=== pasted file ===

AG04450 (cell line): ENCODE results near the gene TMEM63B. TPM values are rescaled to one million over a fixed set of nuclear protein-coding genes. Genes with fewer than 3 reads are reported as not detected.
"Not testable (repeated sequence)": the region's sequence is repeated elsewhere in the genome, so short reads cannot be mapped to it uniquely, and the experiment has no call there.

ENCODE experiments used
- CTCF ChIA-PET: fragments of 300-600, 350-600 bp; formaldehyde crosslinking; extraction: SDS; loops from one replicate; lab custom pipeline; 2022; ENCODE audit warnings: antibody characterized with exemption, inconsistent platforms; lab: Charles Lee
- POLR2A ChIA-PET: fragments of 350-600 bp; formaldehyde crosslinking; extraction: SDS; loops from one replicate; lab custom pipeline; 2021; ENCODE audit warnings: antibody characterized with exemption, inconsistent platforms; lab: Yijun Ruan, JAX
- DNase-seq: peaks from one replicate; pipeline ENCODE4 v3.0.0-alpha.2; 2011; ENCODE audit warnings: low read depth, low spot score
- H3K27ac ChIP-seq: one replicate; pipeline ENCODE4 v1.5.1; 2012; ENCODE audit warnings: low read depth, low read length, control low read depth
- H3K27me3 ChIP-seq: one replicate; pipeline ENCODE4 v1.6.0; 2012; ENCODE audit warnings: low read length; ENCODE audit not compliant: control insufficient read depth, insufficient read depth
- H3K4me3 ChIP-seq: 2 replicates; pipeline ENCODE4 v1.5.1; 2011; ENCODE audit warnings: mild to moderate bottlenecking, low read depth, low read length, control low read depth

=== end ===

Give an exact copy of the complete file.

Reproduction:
AG04450 (cell line): ENCODE results near the gene TMEM63B. TPM values are rescaled to one million over a fixed set of nuclear protein-coding genes. Genes with fewer than 3 reads are reported as not detected.
"Not testable (repeated sequence)": the region's sequence is repeated elsewhere in the genome, so short reads cannot be mapped to it uniquely, and the experiment has no call there.

ENCODE experiments used
- CTCF ChIA-PET: fragments of 300-600, 350-600 bp; formaldehyde crosslinking; extraction: SDS; loops from one replicate; lab custom pipeline; 2022; ENCODE audit warnings: antibody characterized with exemption, inconsistent platforms; lab: Charles Lee
- POLR2A ChIA-PET: fragments of 350-600 bp; formaldehyde crosslinking; extraction: SDS; loops from one replicate; lab custom pipeline; 2021; ENCODE audit warnings: antibody characterized with exemption, inconsistent platforms; lab: Yijun Ruan, JAX
- DNase-seq: peaks from one replicate; pipeline ENCODE4 v3.0.0-alpha.2; 2011; ENCODE audit warnings: low read depth, low spot score
- H3K27ac ChIP-seq: one replicate; pipeline ENCODE4 v1.5.1; 2012; ENCODE audit warnings: low read depth, low read length, control low read depth
- H3K27me3 ChIP-seq: one replicate; pipeline ENCODE4 v1.6.0; 2012; ENCODE audit warnings: low read length; ENCODE audit not compliant: control insufficient read depth, insufficient read depth
- H3K4me3 ChIP-seq: 2 replicates; pipeline ENCODE4 v1.5.1; 2011; ENCODE audit warnings: mild to moderate bottlenecking, low read depth, low read length, control low read depth